Children watch French President Emmanuel Macron in Rennes, western France, as he speaks from Paris … [+]
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All it took to get young people interested in the news was a worldwide pandemic that has killed more than 33,000 people and afflicted more than 700,000 others.
According to viewing data analyzed by Nielsen, viewership of local news by persons aged 2 to 17 rose 20 percent between early February and the week of March 9. The gain among adults aged 18 to 24 was 9.2 percent. Meanwhile, viewership among people aged 25 to 54, who TV news advertisers are targeting, jumped 10 percent.
“Non-adults have typically contributed very little to the profile of local news viewing,” Nielsen Vice President Justin LaPorte said in a press release.. ”In the week of March 9, however, when schools across the U.S. began. As a result, there was more viewing among non-adults.”
It stands to reason that the “non-adults” Nielsen refers to are boosting the viewership of both the network’s nightly news broadcasts and the cable news networks. It also likely isn’t a phenomena that is restricted to the U.S. A spokesman for Nielsen couldn’t immediately be reached for comment.
According to the New York Times, the audience for ABC’s World News Tonight recently hit a level not seen since 2000, while viewership of NBC’s Nightly News is at heights not seen since 2005. The rising tide is even lifting The CBS Evening News, long a laggard in the ratings. Viewership of the broadcast recently averaged 7.6 million, a gain of 21 percent, the paper says.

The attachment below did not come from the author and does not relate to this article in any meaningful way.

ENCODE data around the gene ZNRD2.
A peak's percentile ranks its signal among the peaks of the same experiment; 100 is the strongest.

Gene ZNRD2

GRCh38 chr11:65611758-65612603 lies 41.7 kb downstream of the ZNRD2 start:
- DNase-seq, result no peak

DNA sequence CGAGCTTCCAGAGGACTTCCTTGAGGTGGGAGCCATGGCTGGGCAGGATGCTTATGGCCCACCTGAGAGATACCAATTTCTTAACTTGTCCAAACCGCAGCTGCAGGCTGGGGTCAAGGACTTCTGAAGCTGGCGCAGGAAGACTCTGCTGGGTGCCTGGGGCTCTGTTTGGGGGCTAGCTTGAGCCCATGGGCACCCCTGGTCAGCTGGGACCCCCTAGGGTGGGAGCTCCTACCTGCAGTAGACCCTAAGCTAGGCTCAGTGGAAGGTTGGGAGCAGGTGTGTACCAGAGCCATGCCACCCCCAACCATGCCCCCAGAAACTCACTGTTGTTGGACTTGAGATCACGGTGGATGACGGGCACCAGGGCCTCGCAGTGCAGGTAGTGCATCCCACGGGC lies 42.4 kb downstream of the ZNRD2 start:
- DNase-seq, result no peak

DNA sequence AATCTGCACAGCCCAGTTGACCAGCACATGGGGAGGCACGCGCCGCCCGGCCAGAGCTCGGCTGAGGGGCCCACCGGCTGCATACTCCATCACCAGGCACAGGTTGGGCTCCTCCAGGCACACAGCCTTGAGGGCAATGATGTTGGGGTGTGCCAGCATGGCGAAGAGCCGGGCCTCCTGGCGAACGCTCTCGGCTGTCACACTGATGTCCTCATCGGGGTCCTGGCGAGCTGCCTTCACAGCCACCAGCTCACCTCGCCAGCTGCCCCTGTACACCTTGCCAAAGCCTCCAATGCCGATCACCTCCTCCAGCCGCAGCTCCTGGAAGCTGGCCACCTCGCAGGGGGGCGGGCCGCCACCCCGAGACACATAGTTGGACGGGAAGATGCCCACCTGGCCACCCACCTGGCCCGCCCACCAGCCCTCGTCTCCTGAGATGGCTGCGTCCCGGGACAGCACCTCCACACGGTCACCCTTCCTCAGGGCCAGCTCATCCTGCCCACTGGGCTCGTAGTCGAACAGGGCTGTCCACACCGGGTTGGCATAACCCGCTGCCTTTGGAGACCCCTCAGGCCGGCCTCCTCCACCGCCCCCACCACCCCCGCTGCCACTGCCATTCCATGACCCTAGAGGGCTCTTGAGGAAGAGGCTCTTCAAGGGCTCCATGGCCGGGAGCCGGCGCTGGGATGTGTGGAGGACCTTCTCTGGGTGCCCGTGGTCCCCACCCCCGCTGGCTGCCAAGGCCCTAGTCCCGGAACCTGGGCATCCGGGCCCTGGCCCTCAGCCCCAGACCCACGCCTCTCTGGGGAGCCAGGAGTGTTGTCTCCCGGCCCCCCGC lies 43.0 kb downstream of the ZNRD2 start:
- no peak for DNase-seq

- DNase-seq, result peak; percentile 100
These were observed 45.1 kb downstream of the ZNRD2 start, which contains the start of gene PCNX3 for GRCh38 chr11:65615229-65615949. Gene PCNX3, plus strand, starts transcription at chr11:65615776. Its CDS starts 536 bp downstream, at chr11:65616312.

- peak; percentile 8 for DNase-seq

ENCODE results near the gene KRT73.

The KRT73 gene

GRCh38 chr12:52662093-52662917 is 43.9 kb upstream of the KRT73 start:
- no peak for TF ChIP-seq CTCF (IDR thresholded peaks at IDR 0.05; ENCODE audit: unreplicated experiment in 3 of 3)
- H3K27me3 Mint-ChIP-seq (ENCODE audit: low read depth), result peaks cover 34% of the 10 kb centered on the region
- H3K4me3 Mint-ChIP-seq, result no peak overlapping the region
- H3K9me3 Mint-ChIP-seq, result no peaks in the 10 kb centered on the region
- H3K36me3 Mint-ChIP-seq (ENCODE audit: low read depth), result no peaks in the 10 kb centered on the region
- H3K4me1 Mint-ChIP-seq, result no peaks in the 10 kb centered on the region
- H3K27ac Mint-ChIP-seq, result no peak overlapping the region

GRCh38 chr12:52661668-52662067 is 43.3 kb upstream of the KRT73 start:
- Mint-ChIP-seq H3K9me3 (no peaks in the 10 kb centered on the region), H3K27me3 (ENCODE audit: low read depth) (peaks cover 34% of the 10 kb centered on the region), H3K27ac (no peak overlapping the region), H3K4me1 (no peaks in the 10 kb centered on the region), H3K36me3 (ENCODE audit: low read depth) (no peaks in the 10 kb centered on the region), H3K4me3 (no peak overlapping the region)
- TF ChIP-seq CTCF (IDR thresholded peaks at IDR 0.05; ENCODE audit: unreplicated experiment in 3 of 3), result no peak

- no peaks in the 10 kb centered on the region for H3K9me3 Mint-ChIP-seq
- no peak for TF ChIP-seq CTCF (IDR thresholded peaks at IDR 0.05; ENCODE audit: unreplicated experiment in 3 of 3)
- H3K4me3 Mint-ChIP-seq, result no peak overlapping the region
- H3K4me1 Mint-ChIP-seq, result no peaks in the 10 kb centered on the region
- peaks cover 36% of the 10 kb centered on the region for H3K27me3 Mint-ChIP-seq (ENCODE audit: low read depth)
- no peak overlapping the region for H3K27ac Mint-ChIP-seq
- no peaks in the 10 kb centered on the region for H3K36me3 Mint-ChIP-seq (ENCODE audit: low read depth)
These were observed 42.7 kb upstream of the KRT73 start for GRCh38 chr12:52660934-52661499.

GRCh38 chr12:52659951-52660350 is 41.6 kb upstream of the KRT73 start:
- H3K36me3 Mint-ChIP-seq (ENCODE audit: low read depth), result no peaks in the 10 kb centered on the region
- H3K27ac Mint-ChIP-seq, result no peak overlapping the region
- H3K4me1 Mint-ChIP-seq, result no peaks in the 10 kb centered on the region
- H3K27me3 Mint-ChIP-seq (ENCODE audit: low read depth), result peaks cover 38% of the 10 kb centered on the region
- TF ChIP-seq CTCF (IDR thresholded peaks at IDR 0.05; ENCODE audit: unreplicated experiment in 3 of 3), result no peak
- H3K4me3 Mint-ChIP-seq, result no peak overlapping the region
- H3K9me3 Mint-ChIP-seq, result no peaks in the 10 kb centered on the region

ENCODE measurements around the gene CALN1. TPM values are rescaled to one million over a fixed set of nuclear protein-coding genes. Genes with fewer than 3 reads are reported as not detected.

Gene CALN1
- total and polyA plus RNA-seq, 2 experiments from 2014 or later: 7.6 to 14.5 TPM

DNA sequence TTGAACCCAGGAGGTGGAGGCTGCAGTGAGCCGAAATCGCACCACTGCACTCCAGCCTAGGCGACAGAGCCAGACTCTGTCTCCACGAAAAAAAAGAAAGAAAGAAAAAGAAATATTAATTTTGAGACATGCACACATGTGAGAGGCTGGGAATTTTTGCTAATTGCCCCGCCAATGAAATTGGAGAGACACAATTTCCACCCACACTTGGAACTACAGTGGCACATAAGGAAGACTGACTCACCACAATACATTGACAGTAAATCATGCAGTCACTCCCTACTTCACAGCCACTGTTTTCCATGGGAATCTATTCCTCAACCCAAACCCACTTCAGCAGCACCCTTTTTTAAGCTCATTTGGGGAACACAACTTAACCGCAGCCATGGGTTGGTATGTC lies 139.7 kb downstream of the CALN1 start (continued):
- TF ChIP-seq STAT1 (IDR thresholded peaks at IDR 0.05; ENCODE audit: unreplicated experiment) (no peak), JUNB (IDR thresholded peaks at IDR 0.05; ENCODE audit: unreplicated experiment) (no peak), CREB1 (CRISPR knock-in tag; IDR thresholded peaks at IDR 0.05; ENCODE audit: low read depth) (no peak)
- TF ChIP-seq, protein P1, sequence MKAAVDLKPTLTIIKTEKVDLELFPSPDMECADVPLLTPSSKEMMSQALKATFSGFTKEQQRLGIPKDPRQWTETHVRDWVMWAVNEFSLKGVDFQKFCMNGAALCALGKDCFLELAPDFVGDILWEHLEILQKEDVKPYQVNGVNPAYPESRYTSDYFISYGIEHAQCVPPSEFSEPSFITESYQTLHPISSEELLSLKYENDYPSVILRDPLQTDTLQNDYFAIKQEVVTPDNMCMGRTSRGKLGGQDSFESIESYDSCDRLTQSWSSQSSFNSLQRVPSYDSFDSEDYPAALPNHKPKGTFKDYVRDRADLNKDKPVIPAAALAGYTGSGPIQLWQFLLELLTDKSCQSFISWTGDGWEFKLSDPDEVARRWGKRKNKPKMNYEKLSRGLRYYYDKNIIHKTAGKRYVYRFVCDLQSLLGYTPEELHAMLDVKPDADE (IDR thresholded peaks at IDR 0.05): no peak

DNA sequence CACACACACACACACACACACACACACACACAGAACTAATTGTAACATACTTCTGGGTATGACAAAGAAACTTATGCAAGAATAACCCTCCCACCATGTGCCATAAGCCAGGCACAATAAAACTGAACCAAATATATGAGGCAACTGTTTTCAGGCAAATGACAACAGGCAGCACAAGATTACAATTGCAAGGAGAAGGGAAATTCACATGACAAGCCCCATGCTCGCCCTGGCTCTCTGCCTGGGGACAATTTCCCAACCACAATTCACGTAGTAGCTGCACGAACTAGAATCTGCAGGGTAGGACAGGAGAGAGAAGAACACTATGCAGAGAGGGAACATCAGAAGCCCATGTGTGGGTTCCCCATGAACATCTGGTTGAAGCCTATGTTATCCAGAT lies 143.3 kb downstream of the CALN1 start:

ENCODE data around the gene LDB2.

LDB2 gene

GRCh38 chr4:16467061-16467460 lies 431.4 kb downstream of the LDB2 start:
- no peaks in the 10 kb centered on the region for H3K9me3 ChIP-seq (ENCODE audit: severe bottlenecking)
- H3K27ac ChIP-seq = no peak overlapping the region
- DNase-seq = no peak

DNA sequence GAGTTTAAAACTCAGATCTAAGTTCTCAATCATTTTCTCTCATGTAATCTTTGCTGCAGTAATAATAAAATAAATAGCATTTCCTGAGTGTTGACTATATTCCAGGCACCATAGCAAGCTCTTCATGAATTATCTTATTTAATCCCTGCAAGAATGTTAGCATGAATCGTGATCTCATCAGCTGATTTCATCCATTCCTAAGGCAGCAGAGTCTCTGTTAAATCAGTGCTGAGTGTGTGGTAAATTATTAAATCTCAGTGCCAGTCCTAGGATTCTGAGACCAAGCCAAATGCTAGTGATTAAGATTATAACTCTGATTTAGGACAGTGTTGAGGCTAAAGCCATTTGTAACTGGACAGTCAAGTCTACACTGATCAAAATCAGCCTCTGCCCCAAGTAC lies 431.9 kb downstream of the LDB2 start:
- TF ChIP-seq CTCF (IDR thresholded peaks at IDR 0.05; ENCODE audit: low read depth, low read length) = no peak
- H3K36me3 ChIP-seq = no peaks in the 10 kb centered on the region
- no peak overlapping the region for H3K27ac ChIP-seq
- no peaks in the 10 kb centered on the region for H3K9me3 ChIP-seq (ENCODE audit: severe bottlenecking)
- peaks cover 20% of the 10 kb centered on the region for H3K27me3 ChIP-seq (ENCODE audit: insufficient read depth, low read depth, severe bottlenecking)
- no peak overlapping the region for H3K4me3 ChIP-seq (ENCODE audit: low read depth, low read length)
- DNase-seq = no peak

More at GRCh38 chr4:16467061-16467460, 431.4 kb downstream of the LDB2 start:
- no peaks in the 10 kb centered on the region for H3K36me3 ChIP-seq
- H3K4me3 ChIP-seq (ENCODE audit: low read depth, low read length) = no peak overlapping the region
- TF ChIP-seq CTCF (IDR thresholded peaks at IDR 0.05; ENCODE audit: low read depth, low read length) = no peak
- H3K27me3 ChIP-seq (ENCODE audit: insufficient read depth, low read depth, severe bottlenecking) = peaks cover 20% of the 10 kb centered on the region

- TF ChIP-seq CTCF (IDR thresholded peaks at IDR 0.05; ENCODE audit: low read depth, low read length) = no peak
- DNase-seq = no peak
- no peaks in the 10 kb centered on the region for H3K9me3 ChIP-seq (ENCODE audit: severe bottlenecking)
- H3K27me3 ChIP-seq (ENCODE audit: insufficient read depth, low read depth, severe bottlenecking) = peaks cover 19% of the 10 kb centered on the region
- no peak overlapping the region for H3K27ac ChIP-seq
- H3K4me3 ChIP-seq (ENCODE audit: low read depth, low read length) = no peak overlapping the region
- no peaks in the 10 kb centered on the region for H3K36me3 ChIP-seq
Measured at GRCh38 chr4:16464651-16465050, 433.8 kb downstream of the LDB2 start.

Between March 16 to March 20, Fox News total prime time viewership rose 60 percent to 4.4 million, CNN soared 119 percent to 2.2 million while MSNBC jumped 37 percent to 2.9 million, Newsweek says, citing data from Nielsen.
Though many kids are watching the news because their parents are watching more news than they did before the pandemic struck, they are absorbing the information they hear like sponges. Like many adults, many are probably scared and confused about what they see on broadcast and cable networks and social media sites, as are many adults. They may not have any idea why ABC News, New York Times, CNN, and the Washington Post are more credible sources than some random guy ranting on YouTube.
They probably have many questions for which there are no easy answers, such as when life will get back to normal. If their parents or guardians don’t answer their queries, they may search for the information on their own, which could lead to all sorts of problems. The dismal state of the U.S. Civics education doesn’t help matters either. Surveys have found that most Americans can’t name all three branches of government or that the Constitution is the supreme law of the land.
The non-profit Common Sense Media has some useful tips on how to teach “media literacy” to kids of all ages, such as what is “bias” and how to spot “fake news.” You can find a link to the organization’s website here. It also has useful parental ratings for parents concerned about whether a particular TV show or movie is appropriate for their children.
Though most parents assume that kids aren’t interested in the news, research from Common Sense Media indicates that many young people think that the media isn’t interested in them. A 2017 survey from the non-profit found that nearly 70 percent of respondents felt that the news media had no idea about the struggles facing kids their age. Almost 75 percent said they wished that news shows featured more kids their age rather than adults talking about them.